If student protests involve civil disobedience

Civil disobedience is a form of protest that involves the willful refusal to comply with certain laws. While it is not typically protected by the First Amendment, nonviolent civil disobedience has often been deployed to demand social change, and it has a rich history on college campuses. It is imperative that schools be prepared to respond to civil disobedience in a nonviolent, proportionate way.


    Be ready with an internal policy for administrators on how to deal with protesters engaged in civil disobedience and ensure that senior administration is well versed in it. Institute guidelines for campus police as well and make sure they are properly trained. See our advice for drafting a civil disobedience policy.


    Ensure that the protest actually amounts to civil disobedience and is not, in fact, protected speech. Assess whether or not the protesters have a plan to engage in violence.


    Let the students know that you hear their concerns. If you do not address them directly in the moment, make clear that you will be addressing them after some reflection. Offer a time and place to participate in structured conversation about the issue at hand, preparing students to accept the consequences of their actions, which might include  arrest. Laying this groundwork can make students less likely to believe that any punitive measures are designed to shut down their speech.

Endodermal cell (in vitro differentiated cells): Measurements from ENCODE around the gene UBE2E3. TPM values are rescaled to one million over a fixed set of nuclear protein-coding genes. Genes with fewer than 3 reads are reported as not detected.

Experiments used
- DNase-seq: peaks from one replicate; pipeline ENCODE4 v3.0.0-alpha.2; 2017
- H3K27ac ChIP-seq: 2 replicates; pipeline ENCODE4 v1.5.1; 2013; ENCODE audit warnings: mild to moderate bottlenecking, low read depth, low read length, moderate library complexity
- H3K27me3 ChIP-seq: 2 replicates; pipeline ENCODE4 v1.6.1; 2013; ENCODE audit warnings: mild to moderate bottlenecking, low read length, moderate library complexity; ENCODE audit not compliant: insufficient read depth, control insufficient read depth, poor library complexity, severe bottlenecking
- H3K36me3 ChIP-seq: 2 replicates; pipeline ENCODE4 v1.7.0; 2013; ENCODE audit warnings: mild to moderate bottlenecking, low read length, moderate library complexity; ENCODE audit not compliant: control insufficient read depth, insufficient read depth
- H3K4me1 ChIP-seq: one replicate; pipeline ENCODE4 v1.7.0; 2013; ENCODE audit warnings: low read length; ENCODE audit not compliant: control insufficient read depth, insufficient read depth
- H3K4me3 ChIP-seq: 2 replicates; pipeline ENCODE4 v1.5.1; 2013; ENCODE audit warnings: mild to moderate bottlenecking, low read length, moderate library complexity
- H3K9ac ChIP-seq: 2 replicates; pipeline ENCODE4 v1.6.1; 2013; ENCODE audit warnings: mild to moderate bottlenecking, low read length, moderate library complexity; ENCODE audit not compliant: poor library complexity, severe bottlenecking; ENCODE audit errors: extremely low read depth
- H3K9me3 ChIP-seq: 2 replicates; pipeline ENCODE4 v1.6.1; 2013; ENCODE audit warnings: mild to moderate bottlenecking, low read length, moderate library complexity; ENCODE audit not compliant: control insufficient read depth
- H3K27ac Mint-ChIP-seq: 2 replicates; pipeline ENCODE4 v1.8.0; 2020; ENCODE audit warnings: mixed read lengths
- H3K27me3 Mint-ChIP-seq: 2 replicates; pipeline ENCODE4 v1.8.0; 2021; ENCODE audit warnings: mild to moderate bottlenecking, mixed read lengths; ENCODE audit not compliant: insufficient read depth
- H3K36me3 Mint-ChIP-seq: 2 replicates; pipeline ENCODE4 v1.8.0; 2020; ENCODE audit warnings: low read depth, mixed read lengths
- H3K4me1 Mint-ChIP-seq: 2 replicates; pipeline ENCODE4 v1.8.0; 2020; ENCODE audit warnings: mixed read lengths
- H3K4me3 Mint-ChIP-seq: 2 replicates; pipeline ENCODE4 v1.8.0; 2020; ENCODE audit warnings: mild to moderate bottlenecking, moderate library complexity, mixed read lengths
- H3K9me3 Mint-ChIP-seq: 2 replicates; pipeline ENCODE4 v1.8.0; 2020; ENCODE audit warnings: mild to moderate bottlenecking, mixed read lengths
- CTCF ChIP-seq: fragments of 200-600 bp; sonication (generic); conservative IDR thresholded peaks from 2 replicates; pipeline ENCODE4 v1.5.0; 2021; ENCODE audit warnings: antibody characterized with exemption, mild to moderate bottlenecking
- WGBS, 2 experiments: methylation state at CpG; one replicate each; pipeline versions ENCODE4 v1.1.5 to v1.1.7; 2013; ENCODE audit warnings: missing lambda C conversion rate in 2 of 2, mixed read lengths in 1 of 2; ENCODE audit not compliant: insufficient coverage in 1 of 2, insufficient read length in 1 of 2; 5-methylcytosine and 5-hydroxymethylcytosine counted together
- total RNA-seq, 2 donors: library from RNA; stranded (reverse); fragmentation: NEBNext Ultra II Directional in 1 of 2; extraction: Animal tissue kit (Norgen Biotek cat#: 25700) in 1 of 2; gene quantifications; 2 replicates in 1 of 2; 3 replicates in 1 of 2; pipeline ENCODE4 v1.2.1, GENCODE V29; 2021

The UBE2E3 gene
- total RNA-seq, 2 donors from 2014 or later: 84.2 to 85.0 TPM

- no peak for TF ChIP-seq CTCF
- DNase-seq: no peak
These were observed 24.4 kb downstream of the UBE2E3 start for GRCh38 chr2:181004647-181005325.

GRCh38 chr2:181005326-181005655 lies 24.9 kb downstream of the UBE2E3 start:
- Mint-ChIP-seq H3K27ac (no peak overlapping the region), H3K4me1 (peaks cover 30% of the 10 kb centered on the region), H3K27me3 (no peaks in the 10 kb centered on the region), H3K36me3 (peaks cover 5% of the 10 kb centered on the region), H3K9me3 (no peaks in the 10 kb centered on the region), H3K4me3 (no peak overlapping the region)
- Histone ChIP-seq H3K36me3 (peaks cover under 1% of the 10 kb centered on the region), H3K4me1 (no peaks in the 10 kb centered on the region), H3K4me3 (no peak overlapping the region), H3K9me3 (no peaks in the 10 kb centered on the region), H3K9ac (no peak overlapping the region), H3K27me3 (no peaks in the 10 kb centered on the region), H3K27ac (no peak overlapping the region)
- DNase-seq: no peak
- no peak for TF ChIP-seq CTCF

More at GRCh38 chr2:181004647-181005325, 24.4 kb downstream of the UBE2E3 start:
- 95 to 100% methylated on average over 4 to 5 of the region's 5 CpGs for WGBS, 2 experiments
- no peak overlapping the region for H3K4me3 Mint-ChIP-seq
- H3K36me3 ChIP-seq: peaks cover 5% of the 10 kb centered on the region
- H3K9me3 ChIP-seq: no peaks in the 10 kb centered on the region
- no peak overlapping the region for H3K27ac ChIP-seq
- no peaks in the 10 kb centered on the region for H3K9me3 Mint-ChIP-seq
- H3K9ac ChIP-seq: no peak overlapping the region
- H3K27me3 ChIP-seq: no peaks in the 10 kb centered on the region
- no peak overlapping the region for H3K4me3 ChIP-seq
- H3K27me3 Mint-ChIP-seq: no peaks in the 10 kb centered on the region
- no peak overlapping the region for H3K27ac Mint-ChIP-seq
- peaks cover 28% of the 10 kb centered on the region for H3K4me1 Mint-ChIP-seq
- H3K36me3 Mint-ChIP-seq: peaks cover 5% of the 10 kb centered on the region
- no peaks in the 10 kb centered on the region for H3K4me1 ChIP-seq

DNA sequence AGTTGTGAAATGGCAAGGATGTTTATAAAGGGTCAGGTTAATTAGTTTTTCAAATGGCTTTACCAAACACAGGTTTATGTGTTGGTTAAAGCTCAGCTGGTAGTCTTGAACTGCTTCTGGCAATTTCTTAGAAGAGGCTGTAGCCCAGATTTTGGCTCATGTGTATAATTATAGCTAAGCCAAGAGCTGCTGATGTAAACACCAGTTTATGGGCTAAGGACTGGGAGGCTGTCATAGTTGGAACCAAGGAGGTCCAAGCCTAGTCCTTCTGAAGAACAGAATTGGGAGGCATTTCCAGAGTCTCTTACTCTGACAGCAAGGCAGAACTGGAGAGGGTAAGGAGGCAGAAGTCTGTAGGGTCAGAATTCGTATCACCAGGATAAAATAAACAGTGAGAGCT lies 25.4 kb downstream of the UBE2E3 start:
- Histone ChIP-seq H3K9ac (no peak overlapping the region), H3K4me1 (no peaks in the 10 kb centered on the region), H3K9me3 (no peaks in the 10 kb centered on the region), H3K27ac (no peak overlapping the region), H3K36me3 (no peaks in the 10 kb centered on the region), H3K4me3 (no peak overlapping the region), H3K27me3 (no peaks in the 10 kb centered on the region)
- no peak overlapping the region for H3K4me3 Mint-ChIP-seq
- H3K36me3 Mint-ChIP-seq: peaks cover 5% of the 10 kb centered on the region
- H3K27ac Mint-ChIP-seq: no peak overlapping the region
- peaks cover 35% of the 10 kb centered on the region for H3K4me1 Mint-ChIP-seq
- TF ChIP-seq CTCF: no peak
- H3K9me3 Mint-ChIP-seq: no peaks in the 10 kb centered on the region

Let the students know that you recognize their protest as a form of civil disobedience and that any punitive action you may take is a direct engagement with and response to their chosen form of protest. 

  • WARN

    Tell the students that what they are doing is against the law or against school policy. Make sure they know the specific consequences of their demonstration before you take any action against them, so they can decide whether they are prepared to accept the consequences.


    Use campus police or security rather than local or state authorities whenever possible. Recognize that students of color may be particularly distrustful of law enforcement and that calling it in may be seen as an act of betrayal. 


    Issue a timely public response that recognizes that students chose to engage in civil disobedience. Reach out to students involved in the protest and offer to have a mediated conversation.


    Civil disobedience is powerful in part because those engaged in it are prepared to accept the consequences of their actions. In some cases an institutional response may be warranted, but when that response goes too far, there can be a strong chilling effect on people’s willingness to exercise their constitutional and human right to protest. Make sure that your disciplinary measures are not excessively punitive for nonviolent acts of civil disobedience. If possible, avoid measures like suspension and expulsion.

Further Reading

External Resource